Live Forever

(Dudleya farinosa)

Live Forever (Dudleya farinosa, Crassulaceae family), at the Presidio Native Plant Nursery




Common in Golden Gate National Parks.

Plant Family

Crassulaceae (Stonecrop). There are 30 genera and 1,500 species of succulent herbs and shrubs composing this family. Members of this family usually are perennial and have fleshy leaves. Flowers in this family usually have five sepals, five petals and either five or ten stamens. Other members of this family include Sedum spathulifolium (Stonecrop) and Sempervivum (Houseleeks).

Latin Derivation

Genus: Dudleya is named for Wilham Russel Dudley (1849-1911) who was the first professor of botany at Stanford University.

Species: farinosa is Latin for mealy or powdery.


Leaves are green to red, oval and pointed; they occur in basal rosettes as well as forming triangular platforms alternating along stems. Lower leaves are often densely covered with a white, mealy wax. Flowers are pale lemon yellow and characterized by five fused petals forming an upright tube. Flowers occur in tight clusters at top of stem. Blooms from May to September. Small, dark seeds form in dried cups of flowers.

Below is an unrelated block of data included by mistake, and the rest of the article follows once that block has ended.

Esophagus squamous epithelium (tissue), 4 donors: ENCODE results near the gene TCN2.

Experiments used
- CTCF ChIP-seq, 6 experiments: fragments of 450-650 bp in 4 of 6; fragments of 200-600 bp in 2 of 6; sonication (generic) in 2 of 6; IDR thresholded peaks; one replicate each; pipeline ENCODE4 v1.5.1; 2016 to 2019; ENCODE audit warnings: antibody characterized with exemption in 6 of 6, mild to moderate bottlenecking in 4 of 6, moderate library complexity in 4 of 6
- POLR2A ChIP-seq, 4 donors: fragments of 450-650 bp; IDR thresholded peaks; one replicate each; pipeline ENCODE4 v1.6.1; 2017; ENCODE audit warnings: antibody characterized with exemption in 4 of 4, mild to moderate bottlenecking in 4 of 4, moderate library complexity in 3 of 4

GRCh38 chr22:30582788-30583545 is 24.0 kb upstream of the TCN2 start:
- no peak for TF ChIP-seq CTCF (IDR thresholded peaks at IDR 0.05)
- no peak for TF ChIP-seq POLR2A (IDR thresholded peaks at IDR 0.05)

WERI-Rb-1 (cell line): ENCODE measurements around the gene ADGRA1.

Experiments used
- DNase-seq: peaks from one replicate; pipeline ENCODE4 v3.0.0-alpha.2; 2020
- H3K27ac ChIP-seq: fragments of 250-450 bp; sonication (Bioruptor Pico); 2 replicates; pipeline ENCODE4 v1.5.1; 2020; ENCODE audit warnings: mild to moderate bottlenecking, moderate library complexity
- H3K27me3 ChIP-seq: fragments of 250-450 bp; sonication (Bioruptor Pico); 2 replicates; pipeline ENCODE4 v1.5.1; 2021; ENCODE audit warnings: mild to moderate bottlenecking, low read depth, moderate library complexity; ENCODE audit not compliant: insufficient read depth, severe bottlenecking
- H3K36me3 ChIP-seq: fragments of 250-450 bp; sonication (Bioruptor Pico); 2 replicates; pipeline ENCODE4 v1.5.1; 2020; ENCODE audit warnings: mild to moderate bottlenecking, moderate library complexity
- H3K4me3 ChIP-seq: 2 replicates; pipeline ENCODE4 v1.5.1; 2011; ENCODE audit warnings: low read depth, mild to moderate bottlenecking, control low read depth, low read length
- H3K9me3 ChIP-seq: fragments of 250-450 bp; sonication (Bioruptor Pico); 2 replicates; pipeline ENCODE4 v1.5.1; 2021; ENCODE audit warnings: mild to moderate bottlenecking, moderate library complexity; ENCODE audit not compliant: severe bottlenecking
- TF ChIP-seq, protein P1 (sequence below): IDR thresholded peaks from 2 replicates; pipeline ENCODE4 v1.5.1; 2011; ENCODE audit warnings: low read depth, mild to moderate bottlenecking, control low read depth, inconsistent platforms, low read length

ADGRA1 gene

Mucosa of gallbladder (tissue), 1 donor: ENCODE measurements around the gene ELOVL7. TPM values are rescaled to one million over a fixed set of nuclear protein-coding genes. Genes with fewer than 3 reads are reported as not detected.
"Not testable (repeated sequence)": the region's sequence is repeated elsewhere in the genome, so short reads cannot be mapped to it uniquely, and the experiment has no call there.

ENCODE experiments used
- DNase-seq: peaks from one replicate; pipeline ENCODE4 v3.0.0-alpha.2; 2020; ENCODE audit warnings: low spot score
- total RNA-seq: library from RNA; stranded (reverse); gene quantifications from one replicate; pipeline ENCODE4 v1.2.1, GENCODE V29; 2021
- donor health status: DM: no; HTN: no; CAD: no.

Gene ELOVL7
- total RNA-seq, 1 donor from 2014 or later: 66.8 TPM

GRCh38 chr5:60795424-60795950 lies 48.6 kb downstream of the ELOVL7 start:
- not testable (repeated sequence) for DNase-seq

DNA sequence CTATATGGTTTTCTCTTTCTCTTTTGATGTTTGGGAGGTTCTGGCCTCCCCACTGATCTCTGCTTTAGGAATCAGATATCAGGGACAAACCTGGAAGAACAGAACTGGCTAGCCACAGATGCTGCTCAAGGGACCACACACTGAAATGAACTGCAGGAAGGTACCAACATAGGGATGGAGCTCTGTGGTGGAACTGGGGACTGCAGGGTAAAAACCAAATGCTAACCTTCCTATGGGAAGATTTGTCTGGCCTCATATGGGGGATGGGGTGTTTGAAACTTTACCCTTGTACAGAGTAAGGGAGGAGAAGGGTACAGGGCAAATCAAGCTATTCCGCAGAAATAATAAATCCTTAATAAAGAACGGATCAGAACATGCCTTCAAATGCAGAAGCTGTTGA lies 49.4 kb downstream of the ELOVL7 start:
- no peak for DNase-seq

Live forever occurs in rocky areas and trail cuts. You can find this plant in the Marin Headlands along the coastal trail above Rodeo Beach.

Interesting Facts

Plants within this family have a specialized form of metabolizing—Crassulacean Acid Metabolism (CAM)—that is a photosynthetic adaptation to high light, low moisture environments. The stomates (pores) on the leaves of this plant open at night to allow the accumulation of carbon dioxide in the form of an organic acid. The stomates then close during the day when the stored carbon dioxide is used for photosynthesis.